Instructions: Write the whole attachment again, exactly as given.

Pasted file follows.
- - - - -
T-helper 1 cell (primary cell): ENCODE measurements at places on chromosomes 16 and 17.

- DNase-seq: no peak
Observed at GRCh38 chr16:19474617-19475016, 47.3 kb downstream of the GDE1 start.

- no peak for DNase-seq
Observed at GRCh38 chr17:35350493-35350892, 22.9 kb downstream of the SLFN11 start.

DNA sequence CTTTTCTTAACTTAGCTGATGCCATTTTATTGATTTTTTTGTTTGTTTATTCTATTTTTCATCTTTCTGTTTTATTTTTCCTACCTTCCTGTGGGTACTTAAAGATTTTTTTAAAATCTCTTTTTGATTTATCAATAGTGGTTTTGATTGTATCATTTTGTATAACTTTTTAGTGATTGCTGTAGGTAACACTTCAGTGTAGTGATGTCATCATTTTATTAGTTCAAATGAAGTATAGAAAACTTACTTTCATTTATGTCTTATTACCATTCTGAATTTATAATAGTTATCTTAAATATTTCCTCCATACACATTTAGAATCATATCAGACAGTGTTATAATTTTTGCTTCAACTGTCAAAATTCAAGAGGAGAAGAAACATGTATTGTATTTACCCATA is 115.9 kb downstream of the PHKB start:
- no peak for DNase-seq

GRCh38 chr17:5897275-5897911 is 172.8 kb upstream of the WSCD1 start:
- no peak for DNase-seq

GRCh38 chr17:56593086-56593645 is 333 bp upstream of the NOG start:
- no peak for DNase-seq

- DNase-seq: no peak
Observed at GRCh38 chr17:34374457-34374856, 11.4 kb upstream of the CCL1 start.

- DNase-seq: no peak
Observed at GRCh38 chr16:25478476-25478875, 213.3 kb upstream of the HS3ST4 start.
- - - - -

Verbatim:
T-helper 1 cell (primary cell): ENCODE measurements at places on chromosomes 16 and 17.

- DNase-seq: no peak
Observed at GRCh38 chr16:19474617-19475016, 47.3 kb downstream of the GDE1 start.

- no peak for DNase-seq
Observed at GRCh38 chr17:35350493-35350892, 22.9 kb downstream of the SLFN11 start.

DNA sequence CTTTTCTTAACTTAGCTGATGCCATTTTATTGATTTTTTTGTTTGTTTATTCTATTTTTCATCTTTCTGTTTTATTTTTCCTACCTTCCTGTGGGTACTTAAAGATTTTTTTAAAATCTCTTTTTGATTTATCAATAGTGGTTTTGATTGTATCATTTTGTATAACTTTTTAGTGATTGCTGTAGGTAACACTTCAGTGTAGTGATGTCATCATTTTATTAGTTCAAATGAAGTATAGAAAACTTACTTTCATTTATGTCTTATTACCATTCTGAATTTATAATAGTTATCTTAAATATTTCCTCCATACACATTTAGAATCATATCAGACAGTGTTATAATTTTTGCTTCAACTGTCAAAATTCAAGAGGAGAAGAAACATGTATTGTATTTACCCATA is 115.9 kb downstream of the PHKB start:
- no peak for DNase-seq

GRCh38 chr17:5897275-5897911 is 172.8 kb upstream of the WSCD1 start:
- no peak for DNase-seq

GRCh38 chr17:56593086-56593645 is 333 bp upstream of the NOG start:
- no peak for DNase-seq

- DNase-seq: no peak
Observed at GRCh38 chr17:34374457-34374856, 11.4 kb upstream of the CCL1 start.

- DNase-seq: no peak
Observed at GRCh38 chr16:25478476-25478875, 213.3 kb upstream of the HS3ST4 start.